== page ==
The Seattle Times published an interactive map showing how neighborhoods across the city will be affected by the 27 upzones that the City Council plans to approve en masse in late March. 

The Stranger's Lester Black looked at East Link's likely development implications for the Bel-Red neighborhood of Bellevue, which is expected to add two new light rail stops by 2023 and 5,000 new units of housing and 10,000 new jobs by 2030.

The Bellevue-based developer behind the Sonata building by the Columbia City light rail station, which began its life as a condo development before quietly switching to apartments earlier this year, announced plans to break ground on another planned condo building across the street from Sonata, this one called Encore.

A group of nine tenants and landlords sued the City over its rental inspection policy, which currently doesn't allow a tenant to deny a code enforcement inspection for privacy or other reasons. 

And Curbed Seattle's Sarah Anne Lloyd looked at what $2,000/month will rent you right now around the city. 
Thank you to everyone who's sent me a real estate referral or used me as an agent yourself! The city of Seattle is my geographic area of expertise, and while I'm also very good at helping sellers get top dollar for their homes, my true passion is helping first-time homebuyers get homes that they love quickly and easily.

f you need a residential real estate agent to help you buy or sell a home of any kind--or you know someone who does--I'd love to be of service. My website is here, or see here for client reviews. 
Quick Takes
Anti-homeless group Safe Seattle sued the City in an attempt to force them to close their tiny home villages across the city. [MyNorthwest]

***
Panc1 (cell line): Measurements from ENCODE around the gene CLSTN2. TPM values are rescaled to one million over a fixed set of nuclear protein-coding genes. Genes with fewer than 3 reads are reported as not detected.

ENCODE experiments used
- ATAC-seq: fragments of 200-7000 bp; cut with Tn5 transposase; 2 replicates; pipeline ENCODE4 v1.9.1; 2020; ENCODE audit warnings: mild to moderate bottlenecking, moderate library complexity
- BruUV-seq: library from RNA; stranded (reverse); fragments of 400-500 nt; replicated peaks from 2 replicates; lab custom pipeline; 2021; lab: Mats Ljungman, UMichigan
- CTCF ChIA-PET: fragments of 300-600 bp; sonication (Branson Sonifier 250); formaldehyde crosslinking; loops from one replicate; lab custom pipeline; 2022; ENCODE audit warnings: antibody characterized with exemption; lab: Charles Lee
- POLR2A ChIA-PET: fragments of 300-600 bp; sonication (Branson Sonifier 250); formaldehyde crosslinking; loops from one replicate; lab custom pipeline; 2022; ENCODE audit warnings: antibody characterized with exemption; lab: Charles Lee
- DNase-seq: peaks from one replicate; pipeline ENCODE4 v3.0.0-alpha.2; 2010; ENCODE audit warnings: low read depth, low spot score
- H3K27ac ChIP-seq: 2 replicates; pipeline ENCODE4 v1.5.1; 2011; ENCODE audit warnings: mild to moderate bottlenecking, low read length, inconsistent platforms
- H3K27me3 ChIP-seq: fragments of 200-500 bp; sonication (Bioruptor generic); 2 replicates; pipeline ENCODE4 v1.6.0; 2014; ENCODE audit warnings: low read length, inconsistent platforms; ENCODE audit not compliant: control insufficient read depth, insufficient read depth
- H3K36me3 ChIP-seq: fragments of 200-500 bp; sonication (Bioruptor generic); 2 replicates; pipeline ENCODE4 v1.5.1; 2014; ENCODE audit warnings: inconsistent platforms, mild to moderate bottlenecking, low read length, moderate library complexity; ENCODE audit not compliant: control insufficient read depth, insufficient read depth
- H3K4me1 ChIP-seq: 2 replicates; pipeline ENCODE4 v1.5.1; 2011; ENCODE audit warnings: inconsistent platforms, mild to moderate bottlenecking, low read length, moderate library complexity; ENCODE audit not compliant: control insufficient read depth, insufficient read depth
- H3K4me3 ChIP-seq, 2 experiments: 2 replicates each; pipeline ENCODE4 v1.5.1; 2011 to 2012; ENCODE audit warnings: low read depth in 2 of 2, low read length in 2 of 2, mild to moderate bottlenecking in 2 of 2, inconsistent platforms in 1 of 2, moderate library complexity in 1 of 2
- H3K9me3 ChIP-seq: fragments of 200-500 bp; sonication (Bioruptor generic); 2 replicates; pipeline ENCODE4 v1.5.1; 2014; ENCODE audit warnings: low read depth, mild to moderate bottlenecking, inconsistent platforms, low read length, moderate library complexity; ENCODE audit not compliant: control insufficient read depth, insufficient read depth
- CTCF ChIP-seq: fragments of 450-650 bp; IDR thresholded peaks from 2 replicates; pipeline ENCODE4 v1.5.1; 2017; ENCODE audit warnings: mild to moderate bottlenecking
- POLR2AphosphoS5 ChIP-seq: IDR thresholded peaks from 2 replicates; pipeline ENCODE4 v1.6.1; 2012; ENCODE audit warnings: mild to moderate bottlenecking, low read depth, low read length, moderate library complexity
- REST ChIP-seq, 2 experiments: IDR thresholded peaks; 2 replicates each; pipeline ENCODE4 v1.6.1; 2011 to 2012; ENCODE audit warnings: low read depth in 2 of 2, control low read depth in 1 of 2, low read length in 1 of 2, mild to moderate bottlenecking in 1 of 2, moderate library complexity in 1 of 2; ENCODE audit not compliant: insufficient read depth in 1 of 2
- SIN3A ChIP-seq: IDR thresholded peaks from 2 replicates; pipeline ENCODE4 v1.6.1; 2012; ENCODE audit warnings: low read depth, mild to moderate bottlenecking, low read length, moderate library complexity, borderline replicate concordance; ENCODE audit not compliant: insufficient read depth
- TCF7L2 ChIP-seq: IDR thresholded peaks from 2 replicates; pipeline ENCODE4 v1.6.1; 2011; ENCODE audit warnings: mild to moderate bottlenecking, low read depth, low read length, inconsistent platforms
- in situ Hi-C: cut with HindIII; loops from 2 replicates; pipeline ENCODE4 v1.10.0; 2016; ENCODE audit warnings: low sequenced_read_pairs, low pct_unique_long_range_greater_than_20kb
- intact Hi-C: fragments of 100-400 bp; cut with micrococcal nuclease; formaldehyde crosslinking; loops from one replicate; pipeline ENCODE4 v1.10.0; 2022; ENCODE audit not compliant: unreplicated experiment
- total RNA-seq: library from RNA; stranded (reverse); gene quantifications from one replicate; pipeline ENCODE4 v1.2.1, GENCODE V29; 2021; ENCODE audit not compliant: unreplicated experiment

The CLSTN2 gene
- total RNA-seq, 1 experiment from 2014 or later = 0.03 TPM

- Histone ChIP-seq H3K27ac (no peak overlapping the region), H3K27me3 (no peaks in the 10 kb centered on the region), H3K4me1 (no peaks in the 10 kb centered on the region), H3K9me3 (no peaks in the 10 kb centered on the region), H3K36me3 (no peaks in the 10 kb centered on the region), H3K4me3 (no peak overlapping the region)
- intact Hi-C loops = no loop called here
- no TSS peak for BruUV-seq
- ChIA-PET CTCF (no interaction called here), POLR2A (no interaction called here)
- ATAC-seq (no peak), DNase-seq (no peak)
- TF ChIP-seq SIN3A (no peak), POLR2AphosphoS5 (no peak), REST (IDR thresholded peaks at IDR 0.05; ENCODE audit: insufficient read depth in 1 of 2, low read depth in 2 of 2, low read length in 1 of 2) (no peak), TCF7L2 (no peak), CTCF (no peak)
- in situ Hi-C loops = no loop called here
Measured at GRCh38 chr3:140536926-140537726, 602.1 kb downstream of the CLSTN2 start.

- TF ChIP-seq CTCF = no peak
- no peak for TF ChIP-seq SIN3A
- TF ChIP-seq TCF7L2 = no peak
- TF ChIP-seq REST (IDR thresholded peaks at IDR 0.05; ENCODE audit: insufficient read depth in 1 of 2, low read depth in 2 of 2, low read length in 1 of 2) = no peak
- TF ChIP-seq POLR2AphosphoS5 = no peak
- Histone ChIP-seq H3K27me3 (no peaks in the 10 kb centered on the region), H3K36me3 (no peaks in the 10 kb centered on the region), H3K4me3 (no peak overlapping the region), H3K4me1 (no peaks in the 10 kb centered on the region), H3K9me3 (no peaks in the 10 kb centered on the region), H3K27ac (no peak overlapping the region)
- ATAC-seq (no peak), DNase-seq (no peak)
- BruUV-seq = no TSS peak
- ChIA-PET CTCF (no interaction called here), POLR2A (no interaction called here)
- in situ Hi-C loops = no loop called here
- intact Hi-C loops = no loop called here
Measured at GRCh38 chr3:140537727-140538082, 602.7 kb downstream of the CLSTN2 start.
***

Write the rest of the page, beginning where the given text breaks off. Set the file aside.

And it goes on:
UW scientists are trying to figure out how to reduce car noise from the 520 bridge for waterfront neighborhoods in Seattle and Medina. [Seattle Times]

According to a new study, Seattle would lose all water pressure within 24 hours after a major earthquake, and it would take two months to fully restore service. [Seattle Times]

Ted Alvarez interviewed the director of the Pacific Northwest Seismic Network about what the impacts of the Anchorage earthquake would have been if it had happened in Seattle. [Crosscut]

Governor Inslee has raised over $112,000 in the last two months to explore the possibility of running for president in 2020, something he plans to decide on one way or another by April. [KUOW]

The state Supreme Court blocked a ballot initiative that would have prevented any municipalities in King County from opening safe injection sites. [Seattle Times]

The King County Democrats elected Shasti Conrad as their next chair. [The Stranger]

A report by the Seattle Planning Commission found that the prevalence of single-family zoning across the city "is contributing to income and racial inequality, and has forced the city's booming population to crowd into small pockets of the city." [Seattle Times]

Spurred by a case in which an officer who was fired for punching a woman while she was handcuffed was recently re-hired, the district judge overseeing SPD's federally mandated reform process threatened to find the City out of compliance unless it can prove otherwise. [Crosscut]

A Seattle University student reached a $2,800 settlement with Sound Transit after she was wrongly ejected from the Husky Stadium light rail station due to racial profiling. [Crosscut]

And the Tacoma News-Tribune plans to cut 67 jobs next year as it shuts down its printing press and outsources its printing operations instead. [Seattle Times]
Upcoming events this week
Tonight, 7:30 - 9:00 pm: Z-Sides: Poetry Tastemakers

12/13, 5:30 - 7:30 pm: Neighbours Alley Celebration

12/13, 6 - 9 pm: SAM Lights

12/14, 12 - 1:30 pm: Seattle CityClub 2018 Year in Review

12/15, 12 pm - midnight: Seattle SantaCon 2018

Sol Villarreal
Broker, Windermere Real Estate
Sol's Civic Minute: What's happening in Seattle, in 60 seconds per week.